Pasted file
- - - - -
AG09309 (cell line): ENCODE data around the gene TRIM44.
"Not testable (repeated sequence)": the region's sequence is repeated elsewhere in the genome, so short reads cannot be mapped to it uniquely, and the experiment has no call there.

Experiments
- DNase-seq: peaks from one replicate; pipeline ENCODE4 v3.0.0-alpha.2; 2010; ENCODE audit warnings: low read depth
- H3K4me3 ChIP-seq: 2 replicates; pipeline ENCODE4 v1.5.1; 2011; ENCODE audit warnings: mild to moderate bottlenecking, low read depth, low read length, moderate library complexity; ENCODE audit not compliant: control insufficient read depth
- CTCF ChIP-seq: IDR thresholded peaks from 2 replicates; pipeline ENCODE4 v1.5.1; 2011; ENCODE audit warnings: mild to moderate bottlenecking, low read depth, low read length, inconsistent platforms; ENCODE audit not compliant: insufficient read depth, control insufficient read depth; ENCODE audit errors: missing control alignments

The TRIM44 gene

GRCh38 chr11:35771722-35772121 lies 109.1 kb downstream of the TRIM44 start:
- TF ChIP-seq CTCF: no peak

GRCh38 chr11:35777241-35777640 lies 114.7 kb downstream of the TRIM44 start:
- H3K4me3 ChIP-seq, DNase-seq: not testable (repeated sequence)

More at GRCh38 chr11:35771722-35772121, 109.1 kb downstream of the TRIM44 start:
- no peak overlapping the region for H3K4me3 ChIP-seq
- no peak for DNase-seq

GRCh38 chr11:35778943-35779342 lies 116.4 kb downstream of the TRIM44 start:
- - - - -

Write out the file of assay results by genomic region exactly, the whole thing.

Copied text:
AG09309 (cell line): ENCODE data around the gene TRIM44.
"Not testable (repeated sequence)": the region's sequence is repeated elsewhere in the genome, so short reads cannot be mapped to it uniquely, and the experiment has no call there.

Experiments
- DNase-seq: peaks from one replicate; pipeline ENCODE4 v3.0.0-alpha.2; 2010; ENCODE audit warnings: low read depth
- H3K4me3 ChIP-seq: 2 replicates; pipeline ENCODE4 v1.5.1; 2011; ENCODE audit warnings: mild to moderate bottlenecking, low read depth, low read length, moderate library complexity; ENCODE audit not compliant: control insufficient read depth
- CTCF ChIP-seq: IDR thresholded peaks from 2 replicates; pipeline ENCODE4 v1.5.1; 2011; ENCODE audit warnings: mild to moderate bottlenecking, low read depth, low read length, inconsistent platforms; ENCODE audit not compliant: insufficient read depth, control insufficient read depth; ENCODE audit errors: missing control alignments

The TRIM44 gene

GRCh38 chr11:35771722-35772121 lies 109.1 kb downstream of the TRIM44 start:
- TF ChIP-seq CTCF: no peak

GRCh38 chr11:35777241-35777640 lies 114.7 kb downstream of the TRIM44 start:
- H3K4me3 ChIP-seq, DNase-seq: not testable (repeated sequence)

More at GRCh38 chr11:35771722-35772121, 109.1 kb downstream of the TRIM44 start:
- no peak overlapping the region for H3K4me3 ChIP-seq
- no peak for DNase-seq

GRCh38 chr11:35778943-35779342 lies 116.4 kb downstream of the TRIM44 start: